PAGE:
Evolution of Medieval Knights and Armor: From Chainmail to Plate Armor

Medieval knights are one of the most iconic and romanticized figures in history. These warriors lived in a time of chivalry, honor, and bravery, and were the epitome of the idealized medieval warrior. Knights were highly skilled in combat, and were often armored from head to toe in a variety of different types of armor. In this blog post, we will explore the history of medieval knights, the different types of armor they used, and the evolution of armor throughout the medieval period.

History of Medieval Knights

Knighthood emerged during the 12th century in Europe. The term "knight" comes from the Old English word "cniht," which means servant or boy. Originally, knights were young men who served as attendants to lords and nobles. However, as time went on, knights became recognized as skilled warriors and were granted the right to bear arms and fight in battle.

Knighthood was not an easy achievement. A young man had to go through a rigorous training process that lasted for many years. He would first serve as a page in a noble household, where he would learn basic skills such as reading and writing, as well as more practical skills such as hunting and hawking. As a squire, he would then serve as an apprentice to a knight, learning the art of combat and warfare. Finally, after years of training, he would be knighted by his lord and be recognized as a full-fledged knight.

Knighthood was not just about being a skilled warrior wearing a suit of armor; it was also about living by a strict code of chivalry. Knights were expected to be brave, honorable, and courteous. They were also expected to defend the weak and helpless, and to treat women with respect and courtesy.

Types of Medieval Armor

Armor was an essential part of a knight's equipment. The armor worn by a knight was designed to protect him from a variety of weapons, including swords, axes, and arrows. Medieval armor evolved over time, and there were many different types of armor used throughout the medieval period.

Chainmail was one of the earliest types of armor used by knights. It was made up of thousands of interlocking metal rings, and was designed to protect the knight from slashing attacks. Chainmail was flexible and allowed the knight to move freely, but it was heavy and offered little protection against piercing attacks.

Plate armor was developed during the 14th century, and quickly became the preferred type of armor for knights. Plate armor was made up of a series of metal plates that were joined together with leather straps. Plate armor was much heavier than chainmail, but offered much better protection against both slashing and piercing attacks.

Another type of armor that was commonly used by knights was leather armor. Leather armor was made from layers of boiled leather that were molded into shape. It was lightweight and flexible, but offered little protection against weapons.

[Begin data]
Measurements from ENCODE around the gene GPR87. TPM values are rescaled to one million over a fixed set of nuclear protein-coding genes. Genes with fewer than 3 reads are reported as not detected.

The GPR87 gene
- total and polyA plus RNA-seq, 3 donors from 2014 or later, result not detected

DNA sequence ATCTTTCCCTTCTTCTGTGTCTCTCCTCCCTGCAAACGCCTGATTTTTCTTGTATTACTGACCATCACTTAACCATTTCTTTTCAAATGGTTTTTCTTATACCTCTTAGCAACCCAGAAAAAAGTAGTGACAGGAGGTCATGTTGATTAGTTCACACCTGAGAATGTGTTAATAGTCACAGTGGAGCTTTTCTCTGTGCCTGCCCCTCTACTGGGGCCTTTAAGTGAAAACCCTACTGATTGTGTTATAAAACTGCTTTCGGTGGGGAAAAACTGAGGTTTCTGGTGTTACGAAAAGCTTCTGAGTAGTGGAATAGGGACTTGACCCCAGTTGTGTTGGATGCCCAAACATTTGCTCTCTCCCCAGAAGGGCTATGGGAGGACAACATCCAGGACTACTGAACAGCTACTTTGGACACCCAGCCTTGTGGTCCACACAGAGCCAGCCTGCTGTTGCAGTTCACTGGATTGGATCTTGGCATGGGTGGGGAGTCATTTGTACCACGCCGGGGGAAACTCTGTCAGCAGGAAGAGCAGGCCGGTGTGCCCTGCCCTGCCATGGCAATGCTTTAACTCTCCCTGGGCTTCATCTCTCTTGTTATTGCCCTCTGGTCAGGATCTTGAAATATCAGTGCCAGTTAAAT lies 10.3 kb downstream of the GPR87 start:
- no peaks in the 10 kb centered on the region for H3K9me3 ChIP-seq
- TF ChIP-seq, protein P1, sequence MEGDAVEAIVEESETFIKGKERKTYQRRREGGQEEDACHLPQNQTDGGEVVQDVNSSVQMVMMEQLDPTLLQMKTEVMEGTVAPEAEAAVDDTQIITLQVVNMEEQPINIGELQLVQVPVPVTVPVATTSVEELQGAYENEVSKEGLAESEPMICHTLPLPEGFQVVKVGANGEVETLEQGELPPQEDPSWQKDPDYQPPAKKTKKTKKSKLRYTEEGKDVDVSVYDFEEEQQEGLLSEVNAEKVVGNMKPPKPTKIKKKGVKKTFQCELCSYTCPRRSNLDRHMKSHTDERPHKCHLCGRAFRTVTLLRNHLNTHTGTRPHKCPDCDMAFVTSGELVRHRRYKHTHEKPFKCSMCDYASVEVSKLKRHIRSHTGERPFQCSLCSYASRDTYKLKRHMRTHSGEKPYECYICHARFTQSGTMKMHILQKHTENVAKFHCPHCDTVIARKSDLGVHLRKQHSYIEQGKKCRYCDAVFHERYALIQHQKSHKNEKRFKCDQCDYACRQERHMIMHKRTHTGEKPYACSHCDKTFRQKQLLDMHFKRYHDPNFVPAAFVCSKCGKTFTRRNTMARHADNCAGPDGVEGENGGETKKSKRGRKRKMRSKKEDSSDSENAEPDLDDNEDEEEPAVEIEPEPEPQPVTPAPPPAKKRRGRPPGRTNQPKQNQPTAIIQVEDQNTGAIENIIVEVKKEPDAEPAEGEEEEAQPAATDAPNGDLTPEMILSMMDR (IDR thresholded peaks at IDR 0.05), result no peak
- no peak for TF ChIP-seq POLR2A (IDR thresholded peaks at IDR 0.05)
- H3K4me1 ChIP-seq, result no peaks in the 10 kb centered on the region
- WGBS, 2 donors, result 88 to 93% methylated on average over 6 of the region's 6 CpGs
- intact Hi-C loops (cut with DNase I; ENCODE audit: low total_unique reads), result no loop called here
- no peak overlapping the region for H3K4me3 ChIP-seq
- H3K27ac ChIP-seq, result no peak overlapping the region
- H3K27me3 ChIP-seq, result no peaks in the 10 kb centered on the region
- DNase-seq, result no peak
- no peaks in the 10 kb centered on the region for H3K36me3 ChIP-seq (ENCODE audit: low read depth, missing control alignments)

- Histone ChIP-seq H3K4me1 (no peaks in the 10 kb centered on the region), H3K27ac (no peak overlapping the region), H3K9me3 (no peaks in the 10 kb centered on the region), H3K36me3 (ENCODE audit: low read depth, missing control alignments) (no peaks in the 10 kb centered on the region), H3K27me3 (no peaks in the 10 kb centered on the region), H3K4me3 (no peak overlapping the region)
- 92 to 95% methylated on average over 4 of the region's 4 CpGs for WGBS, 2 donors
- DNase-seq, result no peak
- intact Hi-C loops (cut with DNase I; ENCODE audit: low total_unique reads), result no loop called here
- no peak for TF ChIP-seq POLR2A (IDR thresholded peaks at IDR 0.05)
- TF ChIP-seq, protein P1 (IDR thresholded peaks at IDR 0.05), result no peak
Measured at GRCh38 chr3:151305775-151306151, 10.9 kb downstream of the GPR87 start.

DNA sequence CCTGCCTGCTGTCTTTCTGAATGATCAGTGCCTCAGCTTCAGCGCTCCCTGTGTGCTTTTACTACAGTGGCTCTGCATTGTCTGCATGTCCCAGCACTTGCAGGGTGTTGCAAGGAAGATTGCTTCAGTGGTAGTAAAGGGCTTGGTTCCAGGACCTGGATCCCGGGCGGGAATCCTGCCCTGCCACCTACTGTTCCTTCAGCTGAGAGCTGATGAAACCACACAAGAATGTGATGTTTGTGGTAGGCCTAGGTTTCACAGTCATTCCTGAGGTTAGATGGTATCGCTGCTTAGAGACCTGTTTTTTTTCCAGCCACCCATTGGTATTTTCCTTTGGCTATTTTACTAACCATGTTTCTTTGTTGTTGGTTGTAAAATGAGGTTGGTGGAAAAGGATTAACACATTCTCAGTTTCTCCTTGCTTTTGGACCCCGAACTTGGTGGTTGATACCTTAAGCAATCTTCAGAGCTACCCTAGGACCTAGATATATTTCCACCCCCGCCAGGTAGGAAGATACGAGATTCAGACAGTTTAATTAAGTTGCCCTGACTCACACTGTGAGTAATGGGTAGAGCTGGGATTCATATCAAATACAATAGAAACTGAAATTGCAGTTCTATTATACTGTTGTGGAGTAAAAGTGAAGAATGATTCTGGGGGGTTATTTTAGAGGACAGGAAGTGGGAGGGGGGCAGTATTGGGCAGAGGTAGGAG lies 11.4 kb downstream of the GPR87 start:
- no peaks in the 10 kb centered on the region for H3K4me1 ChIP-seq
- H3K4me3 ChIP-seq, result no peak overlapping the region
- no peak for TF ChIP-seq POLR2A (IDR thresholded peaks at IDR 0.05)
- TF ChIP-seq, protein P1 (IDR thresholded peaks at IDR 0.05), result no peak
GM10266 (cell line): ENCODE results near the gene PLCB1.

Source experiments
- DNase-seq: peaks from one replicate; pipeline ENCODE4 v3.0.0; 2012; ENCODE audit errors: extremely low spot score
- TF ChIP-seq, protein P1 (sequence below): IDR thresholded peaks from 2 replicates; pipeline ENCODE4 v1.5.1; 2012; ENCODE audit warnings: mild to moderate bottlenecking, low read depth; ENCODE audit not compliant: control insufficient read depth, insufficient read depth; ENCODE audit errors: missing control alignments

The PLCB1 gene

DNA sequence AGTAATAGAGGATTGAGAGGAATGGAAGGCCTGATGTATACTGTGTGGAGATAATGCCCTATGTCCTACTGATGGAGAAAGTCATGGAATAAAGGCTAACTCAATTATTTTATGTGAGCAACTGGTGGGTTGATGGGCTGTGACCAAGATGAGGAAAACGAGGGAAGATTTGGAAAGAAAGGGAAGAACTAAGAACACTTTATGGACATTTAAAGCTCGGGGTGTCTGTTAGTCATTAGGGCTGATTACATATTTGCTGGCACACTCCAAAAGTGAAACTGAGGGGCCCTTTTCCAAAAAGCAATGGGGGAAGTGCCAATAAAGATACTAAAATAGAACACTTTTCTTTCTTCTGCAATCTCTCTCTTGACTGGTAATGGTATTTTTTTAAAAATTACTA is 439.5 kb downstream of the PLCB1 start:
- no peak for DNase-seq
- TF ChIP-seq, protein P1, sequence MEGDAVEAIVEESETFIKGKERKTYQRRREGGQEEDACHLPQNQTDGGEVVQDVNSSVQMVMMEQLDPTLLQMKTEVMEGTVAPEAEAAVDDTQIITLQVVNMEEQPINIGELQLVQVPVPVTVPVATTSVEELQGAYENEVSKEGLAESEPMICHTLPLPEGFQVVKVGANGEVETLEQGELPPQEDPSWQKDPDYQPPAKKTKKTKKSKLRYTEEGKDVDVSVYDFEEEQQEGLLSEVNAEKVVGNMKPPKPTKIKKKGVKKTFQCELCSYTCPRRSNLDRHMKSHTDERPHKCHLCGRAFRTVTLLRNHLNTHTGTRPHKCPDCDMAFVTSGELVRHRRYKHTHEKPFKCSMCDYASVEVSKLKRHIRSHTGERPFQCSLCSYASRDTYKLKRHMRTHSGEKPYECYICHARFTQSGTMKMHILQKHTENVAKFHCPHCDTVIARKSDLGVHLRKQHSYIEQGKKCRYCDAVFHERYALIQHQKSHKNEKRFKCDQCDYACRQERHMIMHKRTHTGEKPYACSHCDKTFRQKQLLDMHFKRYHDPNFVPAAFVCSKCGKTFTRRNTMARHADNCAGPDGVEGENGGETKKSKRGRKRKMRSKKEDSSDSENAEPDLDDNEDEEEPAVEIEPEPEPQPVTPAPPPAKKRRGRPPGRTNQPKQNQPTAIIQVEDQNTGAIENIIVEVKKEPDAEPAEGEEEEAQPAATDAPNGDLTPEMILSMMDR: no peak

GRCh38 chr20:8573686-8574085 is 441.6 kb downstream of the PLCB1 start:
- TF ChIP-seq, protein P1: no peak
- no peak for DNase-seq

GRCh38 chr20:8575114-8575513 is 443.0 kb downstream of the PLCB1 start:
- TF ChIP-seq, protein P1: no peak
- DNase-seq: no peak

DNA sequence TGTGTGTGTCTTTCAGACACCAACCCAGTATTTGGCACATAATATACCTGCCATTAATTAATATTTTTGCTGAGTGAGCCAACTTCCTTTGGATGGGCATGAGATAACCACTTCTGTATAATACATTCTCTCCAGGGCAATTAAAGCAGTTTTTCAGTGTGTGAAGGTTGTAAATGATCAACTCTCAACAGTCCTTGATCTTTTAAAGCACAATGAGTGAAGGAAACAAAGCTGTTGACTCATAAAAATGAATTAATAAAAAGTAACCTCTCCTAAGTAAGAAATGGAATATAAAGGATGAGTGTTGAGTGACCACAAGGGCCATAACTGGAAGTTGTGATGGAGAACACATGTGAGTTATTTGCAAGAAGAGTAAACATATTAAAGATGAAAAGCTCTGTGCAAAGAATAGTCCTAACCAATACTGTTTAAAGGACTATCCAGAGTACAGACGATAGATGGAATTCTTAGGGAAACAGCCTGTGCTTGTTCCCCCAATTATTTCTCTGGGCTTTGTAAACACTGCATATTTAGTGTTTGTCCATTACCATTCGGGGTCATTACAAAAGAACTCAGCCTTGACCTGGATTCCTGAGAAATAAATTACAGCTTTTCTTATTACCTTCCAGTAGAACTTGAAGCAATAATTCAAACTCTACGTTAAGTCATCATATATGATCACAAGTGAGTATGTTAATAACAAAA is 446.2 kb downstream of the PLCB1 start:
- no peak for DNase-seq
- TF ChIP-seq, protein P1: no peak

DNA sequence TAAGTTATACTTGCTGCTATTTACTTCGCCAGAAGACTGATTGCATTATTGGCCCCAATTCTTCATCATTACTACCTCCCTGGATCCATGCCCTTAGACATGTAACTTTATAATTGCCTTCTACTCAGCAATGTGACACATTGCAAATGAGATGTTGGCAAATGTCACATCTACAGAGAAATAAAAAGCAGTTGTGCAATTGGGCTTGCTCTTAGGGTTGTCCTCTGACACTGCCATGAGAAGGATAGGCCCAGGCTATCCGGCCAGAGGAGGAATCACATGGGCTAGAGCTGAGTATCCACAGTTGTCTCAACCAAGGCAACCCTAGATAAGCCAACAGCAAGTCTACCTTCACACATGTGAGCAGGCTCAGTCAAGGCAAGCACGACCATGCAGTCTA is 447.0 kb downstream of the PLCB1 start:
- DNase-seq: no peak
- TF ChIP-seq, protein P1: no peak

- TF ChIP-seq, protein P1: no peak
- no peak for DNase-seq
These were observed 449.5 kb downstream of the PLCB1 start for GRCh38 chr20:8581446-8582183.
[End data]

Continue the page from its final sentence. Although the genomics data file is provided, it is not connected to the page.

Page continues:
In addition to armor, knights also wore a helmet to protect their head. Medieval helmets were usually made of metal and were designed to protect the knight's face and head from attacks. Helmets were often adorned with decorative elements, such as crests or plumes, to signify the knight's status and identity.

Evolution of Medieval Armor

Medieval armor evolved over time as new weapons and tactics were developed. For example, plate armor became more common during the 14th century because of the increased use of crossbows and other ranged weapons. Plate armor was much more effective at stopping piercing attacks than chainmail, which was vulnerable to crossbow bolts.

As firearms became more common in the 16th century, armor had to evolve once again. Plate armor was still effective against musket balls, but it was much heavier than earlier armor and was difficult to move in. As a result, lighter armor was developed that could still offer some protection against firearms but was more maneuverable. This type of armor was known as "half-armor" and consisted of a breastplate, backplate, and helmet, but did not cover the arms and legs like full plate armor.

By the 17th century, armor had largely fallen out of use among soldiers. Firearms had become too powerful for armor to offer any meaningful protection, and soldiers had begun to rely on other forms of protection, such as trenches and fortifications. However, armor continued to be used by cavalry units for several more centuries, as the speed and mobility of horses made it difficult for them to be protected by trenches or fortifications.


Medieval knights and their armor continue to capture the imagination of people today. These brave warriors were the epitome of the idealized medieval warrior, and their armor was a testament to their skill and bravery in combat. From chainmail to plate armor, the evolution of armor over the medieval period reflects the changing nature of warfare and the development of new weapons and tactics. Although armor eventually fell out of use among soldiers, it remains an important symbol of the chivalric ideals of bravery, honor, and respect that were central to knighthood.